National Alliance on Mental Illness

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Background[edit]

NAMI Greater Houston was established in 1988 by a group of parents whose adult children were living with mental illness. NAMI Greater Houston (NGH) works to keep family safety nets in place, to promote recovery and to reduce the burden on an overwhelmed mental health care delivery system. NGH works to preserve and strengthen family relationships challenged by severe and persistent mental illness. Through peer-directed education classes, support group offerings and community outreach programs, NAMI Greater Houston's programs and services draw on the experiences of mental health consumers and their family members. They have learned to manage mental illness successfully and have been trained by the organization to help others do the same. In addition, NAMI Greater Houston works to eliminate pervasive stigma, to effect positive changes in the mental health system and to increase public and professional understanding about mental illness.

The organization is governed by fifteen board members, all of whom have lived through mental illness-related experiences. They provide the oversight that enables NAMI Greater Houston to fulfill its mission. In addition, a 10-member Advisory Board works closely with the Board of Directors in providing valuable perspectives and recommendations with regard to program development, fundraising, community outreach, and financial management. Each year since the organization’s inception, 100% of its Board of Directors has financially invested in the organization’s mission and work. The organization’s entire budget is based on donations from diverse private philanthropists. This enables programs and services to be provided at no cost to participants.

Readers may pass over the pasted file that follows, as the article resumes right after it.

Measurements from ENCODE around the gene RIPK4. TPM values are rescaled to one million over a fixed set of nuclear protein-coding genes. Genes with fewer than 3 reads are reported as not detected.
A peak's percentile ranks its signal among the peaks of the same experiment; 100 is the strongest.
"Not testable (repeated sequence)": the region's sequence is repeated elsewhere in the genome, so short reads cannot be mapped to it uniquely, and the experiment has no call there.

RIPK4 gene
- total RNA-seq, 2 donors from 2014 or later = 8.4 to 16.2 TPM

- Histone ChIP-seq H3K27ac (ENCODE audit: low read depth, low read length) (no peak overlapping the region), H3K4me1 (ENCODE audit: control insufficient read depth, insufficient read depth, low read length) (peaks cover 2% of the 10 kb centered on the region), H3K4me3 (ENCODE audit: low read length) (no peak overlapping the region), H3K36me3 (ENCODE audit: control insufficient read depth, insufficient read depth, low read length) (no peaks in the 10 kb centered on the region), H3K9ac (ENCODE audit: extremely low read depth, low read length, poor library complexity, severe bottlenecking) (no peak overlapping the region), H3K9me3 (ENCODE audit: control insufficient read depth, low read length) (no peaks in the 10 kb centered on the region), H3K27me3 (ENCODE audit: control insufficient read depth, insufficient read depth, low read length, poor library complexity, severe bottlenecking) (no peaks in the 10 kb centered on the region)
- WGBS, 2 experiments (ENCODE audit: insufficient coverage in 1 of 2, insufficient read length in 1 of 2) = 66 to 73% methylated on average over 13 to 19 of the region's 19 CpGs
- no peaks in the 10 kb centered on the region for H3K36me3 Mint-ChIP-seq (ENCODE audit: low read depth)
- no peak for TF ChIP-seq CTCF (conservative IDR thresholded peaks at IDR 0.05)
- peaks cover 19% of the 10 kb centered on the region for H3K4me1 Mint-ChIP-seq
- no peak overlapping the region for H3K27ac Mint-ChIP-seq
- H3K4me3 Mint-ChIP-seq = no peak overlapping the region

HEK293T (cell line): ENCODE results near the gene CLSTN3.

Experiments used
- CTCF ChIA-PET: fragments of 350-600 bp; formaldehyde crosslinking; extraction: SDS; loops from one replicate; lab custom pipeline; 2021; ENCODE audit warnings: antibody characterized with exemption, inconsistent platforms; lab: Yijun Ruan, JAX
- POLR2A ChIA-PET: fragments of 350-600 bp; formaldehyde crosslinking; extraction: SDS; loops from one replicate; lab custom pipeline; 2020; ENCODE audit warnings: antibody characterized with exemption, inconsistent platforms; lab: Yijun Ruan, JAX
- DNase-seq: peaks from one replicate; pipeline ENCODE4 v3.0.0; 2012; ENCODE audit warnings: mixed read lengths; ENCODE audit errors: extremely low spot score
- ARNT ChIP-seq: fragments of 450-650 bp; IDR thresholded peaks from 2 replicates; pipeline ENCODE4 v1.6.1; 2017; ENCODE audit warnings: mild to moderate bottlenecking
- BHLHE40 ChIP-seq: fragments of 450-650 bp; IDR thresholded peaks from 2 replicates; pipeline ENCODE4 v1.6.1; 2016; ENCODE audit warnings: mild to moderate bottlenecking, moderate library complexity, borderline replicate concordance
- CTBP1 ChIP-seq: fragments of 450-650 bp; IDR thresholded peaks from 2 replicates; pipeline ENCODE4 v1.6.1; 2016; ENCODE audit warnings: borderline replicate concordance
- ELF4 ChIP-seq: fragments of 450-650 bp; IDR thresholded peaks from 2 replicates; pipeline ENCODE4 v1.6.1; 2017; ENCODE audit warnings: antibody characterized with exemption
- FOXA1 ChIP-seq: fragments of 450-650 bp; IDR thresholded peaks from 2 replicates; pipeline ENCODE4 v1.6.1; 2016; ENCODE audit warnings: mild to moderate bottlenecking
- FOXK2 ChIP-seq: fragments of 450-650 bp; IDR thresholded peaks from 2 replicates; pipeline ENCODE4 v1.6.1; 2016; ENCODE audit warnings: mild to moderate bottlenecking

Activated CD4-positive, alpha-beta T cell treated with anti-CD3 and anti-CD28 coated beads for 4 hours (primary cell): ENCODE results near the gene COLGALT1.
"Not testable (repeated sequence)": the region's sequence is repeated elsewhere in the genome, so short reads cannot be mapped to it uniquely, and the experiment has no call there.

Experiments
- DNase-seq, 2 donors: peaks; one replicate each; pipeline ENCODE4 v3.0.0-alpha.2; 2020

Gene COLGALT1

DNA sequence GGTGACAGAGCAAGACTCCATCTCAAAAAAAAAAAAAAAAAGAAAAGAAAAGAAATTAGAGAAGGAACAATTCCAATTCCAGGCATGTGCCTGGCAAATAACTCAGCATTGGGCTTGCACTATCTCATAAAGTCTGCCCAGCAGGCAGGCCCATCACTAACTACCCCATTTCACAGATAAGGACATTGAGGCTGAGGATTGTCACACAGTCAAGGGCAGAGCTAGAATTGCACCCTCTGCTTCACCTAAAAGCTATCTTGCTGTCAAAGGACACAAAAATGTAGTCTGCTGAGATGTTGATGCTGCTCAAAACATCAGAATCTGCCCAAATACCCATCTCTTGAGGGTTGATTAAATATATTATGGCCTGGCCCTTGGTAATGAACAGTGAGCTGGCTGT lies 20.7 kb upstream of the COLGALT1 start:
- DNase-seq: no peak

NAMI Greater Houston is part of the National Alliance on Mental Illness (NAMI) founded in 1979 as the National Alliance for the Mentally Ill. NAMI is a nation-wide American advocacy group, representing families and people affected by mental illness. NAMI has its national headquarters in Arlington, VA has affiliates in every American state and in thousands of local communities in the country. NAMI's mission is to provide support, psychoeducation, [1] and research for people and their families living with mental illness through various public education and awareness activities.[2]

Of the 2.9 million adults in Harris County (2010 Census), 496,358 have a mental illness. Of those, 137,219 have serious mental illness such as (Major Depressive Disorder, Bipolar Disorder, or Schizophrenia). • Of those with severe mental illness, 86,000 have no public (Medicaid or Medicare) or private health insurance and are totally dependent on the public mental health service system for treatment. • In 2012, approximately 69,800 adults with severe mental illness were unable to access treatment from the public or private mental health systems. • Of the Harris County citizens in jail, 24.1 percent have a current or past mental illness diagnosis. • An estimated 15 percent of individuals with severe mental illness will become homeless at some point within the year. • In the 2012 Point-in-Time Count of homeless persons in Harris County, 66 percent reported prior psychiatric hospitalization, needing mental health treatment, or having to leave their homes due to mental illness issues. • In Harris County, 38,421 or 28 percent of adults with a severe mental illness report co-occurring substance abuse. [3]

The State of Texas is rated last in per capita mental health funding compared to other states.   Harris County’s population continues to increase and is projected to reach 4.5 million

residents by 2020.The shortfall in available mental health services for Harris County residents is expected to only worsen as the population grows.